Kelley Kanon, Anne Krohn and Annika Peterson 2015-10-07 23:06:40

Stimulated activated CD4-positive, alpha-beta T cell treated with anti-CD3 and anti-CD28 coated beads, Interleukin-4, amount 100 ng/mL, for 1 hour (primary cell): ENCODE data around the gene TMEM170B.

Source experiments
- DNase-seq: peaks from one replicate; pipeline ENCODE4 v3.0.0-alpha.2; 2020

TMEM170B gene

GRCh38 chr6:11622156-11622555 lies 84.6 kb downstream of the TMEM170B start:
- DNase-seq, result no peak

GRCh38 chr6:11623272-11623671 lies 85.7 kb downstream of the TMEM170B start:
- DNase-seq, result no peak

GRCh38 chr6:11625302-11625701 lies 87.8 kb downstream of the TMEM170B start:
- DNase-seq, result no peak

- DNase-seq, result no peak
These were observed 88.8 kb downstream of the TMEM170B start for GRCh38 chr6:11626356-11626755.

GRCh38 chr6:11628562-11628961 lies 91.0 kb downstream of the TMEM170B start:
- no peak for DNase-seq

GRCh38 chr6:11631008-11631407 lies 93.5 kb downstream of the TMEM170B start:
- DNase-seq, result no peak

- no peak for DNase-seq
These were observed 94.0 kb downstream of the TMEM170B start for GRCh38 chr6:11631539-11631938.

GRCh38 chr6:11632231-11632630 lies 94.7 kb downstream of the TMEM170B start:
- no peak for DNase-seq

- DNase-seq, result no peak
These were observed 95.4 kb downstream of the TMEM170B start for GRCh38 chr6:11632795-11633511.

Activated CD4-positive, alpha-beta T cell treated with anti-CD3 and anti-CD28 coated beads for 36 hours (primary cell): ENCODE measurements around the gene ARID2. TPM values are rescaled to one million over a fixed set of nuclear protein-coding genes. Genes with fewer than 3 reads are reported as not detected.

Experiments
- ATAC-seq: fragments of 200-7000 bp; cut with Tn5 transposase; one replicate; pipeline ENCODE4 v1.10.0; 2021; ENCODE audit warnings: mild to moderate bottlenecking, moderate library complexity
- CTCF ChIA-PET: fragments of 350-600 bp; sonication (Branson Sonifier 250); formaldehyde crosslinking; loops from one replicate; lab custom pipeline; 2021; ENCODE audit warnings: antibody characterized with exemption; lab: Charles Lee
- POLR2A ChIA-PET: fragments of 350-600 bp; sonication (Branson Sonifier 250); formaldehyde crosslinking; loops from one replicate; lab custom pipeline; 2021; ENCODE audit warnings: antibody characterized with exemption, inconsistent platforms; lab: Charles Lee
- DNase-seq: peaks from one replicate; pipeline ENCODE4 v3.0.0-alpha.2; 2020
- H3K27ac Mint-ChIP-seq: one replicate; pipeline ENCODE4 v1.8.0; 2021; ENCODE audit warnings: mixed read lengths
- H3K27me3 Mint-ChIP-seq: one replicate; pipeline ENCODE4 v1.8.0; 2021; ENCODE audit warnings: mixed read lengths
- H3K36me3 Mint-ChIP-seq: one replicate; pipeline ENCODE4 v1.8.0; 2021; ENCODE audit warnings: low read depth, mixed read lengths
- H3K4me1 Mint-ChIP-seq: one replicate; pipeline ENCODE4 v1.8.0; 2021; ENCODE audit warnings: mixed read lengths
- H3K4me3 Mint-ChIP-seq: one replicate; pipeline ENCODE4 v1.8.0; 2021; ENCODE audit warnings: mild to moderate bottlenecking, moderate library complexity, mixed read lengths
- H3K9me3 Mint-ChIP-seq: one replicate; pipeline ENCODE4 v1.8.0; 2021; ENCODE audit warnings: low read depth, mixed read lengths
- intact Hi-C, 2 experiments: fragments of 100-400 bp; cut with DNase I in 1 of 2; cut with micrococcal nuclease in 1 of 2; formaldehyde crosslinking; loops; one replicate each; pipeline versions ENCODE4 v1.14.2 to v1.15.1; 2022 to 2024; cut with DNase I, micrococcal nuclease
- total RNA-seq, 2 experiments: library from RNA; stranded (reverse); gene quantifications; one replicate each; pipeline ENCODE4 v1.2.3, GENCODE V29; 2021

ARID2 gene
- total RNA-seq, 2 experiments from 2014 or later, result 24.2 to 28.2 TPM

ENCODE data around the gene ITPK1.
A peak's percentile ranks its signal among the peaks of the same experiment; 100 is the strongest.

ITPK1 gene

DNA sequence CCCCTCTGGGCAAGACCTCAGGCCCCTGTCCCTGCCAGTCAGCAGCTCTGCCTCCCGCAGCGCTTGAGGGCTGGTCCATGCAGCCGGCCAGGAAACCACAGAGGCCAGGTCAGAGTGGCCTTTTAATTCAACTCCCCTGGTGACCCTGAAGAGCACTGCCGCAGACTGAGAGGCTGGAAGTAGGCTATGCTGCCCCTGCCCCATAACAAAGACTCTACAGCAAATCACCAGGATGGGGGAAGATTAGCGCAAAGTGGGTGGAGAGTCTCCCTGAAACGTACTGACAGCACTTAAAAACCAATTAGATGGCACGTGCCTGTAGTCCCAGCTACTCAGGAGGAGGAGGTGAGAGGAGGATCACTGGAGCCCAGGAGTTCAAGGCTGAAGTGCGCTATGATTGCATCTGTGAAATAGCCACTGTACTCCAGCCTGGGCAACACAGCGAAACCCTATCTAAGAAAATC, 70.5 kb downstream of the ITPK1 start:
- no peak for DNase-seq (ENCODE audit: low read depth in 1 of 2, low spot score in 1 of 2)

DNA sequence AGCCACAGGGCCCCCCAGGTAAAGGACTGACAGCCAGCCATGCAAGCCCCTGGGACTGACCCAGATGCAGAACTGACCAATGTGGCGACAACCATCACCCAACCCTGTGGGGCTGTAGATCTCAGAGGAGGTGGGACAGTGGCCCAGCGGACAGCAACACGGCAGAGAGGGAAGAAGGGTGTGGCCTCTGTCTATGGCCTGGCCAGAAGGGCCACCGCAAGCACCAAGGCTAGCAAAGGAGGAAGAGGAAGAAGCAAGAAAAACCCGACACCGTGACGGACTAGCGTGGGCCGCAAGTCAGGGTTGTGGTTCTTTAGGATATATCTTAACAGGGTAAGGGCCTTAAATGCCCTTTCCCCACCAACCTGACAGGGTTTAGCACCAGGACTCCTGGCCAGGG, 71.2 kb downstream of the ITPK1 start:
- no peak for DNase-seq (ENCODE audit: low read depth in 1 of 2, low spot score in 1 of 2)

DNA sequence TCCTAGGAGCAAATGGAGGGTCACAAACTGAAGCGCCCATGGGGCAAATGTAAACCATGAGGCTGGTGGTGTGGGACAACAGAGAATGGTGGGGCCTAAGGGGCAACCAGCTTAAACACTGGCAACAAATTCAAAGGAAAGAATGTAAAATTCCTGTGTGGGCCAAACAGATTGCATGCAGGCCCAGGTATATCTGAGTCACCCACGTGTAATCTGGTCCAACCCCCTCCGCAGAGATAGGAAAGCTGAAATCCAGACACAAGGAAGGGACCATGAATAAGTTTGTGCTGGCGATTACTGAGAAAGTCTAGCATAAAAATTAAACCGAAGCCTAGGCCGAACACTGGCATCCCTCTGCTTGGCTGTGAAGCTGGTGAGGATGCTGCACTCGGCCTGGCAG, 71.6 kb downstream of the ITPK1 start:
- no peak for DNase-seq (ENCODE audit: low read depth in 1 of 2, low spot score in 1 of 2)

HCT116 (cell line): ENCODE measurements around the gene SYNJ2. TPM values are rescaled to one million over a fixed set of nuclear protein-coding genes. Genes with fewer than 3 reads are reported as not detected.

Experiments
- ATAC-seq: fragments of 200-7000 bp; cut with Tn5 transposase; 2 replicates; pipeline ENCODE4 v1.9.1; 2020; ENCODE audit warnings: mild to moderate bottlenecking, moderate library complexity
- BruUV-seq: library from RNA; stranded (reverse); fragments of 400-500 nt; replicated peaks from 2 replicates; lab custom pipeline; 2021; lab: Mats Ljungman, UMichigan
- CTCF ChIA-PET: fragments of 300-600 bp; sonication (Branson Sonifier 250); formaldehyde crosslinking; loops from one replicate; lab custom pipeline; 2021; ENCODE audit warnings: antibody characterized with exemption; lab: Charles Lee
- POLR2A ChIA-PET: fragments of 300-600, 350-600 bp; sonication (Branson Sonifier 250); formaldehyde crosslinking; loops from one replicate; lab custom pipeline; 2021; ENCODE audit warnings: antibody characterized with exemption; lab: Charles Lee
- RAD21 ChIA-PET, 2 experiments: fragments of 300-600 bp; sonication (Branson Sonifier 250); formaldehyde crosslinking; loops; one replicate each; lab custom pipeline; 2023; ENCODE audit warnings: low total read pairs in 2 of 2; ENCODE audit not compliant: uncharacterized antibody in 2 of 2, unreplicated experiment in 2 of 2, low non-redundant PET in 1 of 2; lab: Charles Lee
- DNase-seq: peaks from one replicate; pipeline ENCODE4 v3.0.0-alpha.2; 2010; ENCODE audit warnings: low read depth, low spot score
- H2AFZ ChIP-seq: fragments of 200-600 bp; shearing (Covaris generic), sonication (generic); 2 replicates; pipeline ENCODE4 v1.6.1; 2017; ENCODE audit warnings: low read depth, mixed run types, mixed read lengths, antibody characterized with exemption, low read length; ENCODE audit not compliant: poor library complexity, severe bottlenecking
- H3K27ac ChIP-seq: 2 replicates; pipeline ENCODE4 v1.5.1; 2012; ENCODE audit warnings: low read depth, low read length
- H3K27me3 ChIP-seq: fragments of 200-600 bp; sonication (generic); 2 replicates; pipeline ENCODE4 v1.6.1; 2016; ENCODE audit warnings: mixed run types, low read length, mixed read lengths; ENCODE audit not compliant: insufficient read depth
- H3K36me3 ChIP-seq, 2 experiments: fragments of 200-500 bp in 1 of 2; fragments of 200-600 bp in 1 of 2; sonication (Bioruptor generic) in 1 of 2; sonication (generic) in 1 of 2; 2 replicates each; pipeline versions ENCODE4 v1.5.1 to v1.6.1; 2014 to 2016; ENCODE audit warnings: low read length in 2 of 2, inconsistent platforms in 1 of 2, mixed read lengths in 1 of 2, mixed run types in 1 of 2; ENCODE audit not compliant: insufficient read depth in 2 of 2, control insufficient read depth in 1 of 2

How Three Student Assistants Kindled Interest in a Piece of History Students boycott class and parade downtown carrying a casket representing the “death of academic freedom.” A university fires a professor for publicly opposing university expansion into poor neighborhoods. African American students assert they are unjustly targeted by campus security police and have been shot at by white students on campus. An administrator claims that the Black Student Union held him captive in his office. Attendees of a student judiciary hearing reported that an administrator made threatening comments, but the incriminating tape mysteriously goes missing. Shedding Light Each of these controversial events were part of a turbulent time period for Northern Michigan University in the late 1960s. To shed light on these events, the Central Upper Peninsula and Northern Michigan University Archives digitized much of its material relating to student protests in the 1960s to create an online exhibit. The website highlights primary sources from many different collections and newspapers and features a narrative explaining the context of the sources. An online exhibit encourages students, faculty, and community members to learn about this time period and allows alumni and retired faculty to relive the history they built. It also provides primary source materials for teachers at the high school and college levels. A Student-Run Project As three student assistants, we carried out this project with no grant money or professional help until the final proofreading. Annika Peterson, senior student assistant, researched and wrote for the website. May through October, she reviewed microfilm, paper collections, and oral history interviews. She also emailed with one of the leaders of a 1967 protest, allowing her to fill in some gaps from a former student’s perspective. From October to December, she wrote the text for the website. Anne Krohn, digitization specialist, digitized many hours of oral history interviews and audio of the protests as well as newspaper articles, correspondence, and photographs. She organized the materials, including the text for the website, into a logical format that would be easy for the website coder to use. She also edited and gave suggestions about the manuscript. By fall, we began to think about the website creation process. Although the archives had acquired Dreamweaver, an easy-to-use website development tool, it became apparent that we were in over our heads. Luckily, the archives hired a student assistant, Kelley Kanon, who could design and code a website. Despite being a new employee, Kanon jumped into the massive task of building a large website from scratch for a project that she knew little about beforehand. She used Dreamweaver to build the website and consulted Creating a Winning Online Exhibition: A Guide for Libraries, Archives, and Museums by Martin R. Kalfatovic for design tips. Learning from Experience The project offered many opportunities and learning experiences. Each of us worked with a part of the project relevant to our respective majors. As a history major, Peterson spent large chunks of time doing historical research and writing about it. As a digital cinema major, Krohn worked with Adobe Audition, a high-end program in the digital cinema field. Kanon, a graphic communications major, designed and coded a website far larger than any that she had ever made for her classes. Turning over such a massive project to student assistants might be intimidating. You might worry that the students will not have the will, time, or experience to do the project. Certainly the project will take longer than if professionals did it, but this is balanced by what the students are learning from the experience: how to be a part of a large project, how to communicate with others involved in the project, how to research and write, and more. Tips for Large Student Assistant–Run Projects (Or, Learn from Our Mistakes) Make sure the students are dedicated to the project before they start. They should realize that this is going to be a months-long project. The students involved already should have proven themselves to be thorough, responsible employees or volunteers. Make sure the topic is legitimately interesting to the students. Of course, the website should be something that a larger audience will find interesting—otherwise, why bother making the material accessible? But it also needs to be interesting to the students doing the research. Students who are bored by the topic they are researching will find the project challenging. Because we were fascinated with the project, we were able to maintain focus and excitement. We thought that a larger audience would enjoy the topic, and we wanted a well-developed display for them. Topics involving controversies in the history of the university or region are good bets for holding people’s attention. Make sure that the project plays to each individual’s strengths and that each student has a definite role to play in the project. In our case, it really helped that each student had an area of expertise that they brought to the project. Each of us was able to take control of a specific stage of the project without the others feeling that their ideas or contributions did not matter. Have the students create a firm timeline and stick to it. We learned our lesson with this one. Delays in research and writing can cause massive delays down the road, especially since websites with a lot of content take a long time to create. Be sure to budget in some extra time for any delays that might occur. We completed the project two months after our projected end date of January. Be organized. Make sure from the start that notes and digitized documents have a clear organization and naming system that everyone can follow. Obviously, organizing large amounts of information well is something that archives try to do all the time, but with coding, it is also important to have a system. Our photographs were labeled by their topic, (for example McClellan_01, McClellan_02, Harden_01, and Harden_02). This is helpful when dealing with many photographs that we knew were not going into specific locations. Have a discussion about how in-depth you want the website to be before you start writing or digitizing. Otherwise, the writer will get carried away and hand fortytwo single-spaced pages replete with suggested links to digitized sources to the coder, and most of it will be cut from the final website (yes, that actually happened). Decide how ambitious you want to be at the beginning. Expect the students to make mistakes, and give them room to do so. Not everything is going to go smoothly. However, by being given a chance to deal with projects, conflicts, and delays by themselves, we will learn far more than if professionals jump in to fix everything. Interested in learning more about the protests themselves or seeing the website? Check it out at http://archives.nmu.edu/studentprotests.